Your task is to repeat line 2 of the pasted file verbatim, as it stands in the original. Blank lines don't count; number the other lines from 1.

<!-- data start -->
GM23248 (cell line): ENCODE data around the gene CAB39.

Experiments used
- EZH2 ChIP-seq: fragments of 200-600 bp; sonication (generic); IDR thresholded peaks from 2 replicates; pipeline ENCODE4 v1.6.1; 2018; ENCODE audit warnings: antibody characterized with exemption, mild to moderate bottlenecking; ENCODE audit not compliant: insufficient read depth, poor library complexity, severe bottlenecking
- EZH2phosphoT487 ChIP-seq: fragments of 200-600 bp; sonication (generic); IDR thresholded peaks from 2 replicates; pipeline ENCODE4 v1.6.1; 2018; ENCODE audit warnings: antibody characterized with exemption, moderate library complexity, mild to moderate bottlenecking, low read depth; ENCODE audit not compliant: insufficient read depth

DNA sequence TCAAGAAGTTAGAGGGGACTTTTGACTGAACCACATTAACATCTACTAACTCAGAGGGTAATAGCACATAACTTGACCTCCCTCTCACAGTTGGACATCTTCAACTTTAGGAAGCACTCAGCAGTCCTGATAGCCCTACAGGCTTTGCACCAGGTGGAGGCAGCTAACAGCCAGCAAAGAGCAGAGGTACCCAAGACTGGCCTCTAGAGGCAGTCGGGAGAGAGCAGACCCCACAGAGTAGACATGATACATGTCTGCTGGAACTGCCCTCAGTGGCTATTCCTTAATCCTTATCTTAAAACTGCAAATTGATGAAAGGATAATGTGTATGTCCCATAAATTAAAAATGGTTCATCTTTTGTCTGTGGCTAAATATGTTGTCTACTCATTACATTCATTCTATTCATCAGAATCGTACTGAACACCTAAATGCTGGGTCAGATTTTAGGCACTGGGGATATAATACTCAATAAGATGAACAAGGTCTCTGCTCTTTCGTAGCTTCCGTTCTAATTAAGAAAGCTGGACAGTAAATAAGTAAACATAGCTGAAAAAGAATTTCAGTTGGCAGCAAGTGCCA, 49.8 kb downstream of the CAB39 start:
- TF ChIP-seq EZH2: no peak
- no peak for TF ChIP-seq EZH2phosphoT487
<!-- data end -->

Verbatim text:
Experiments used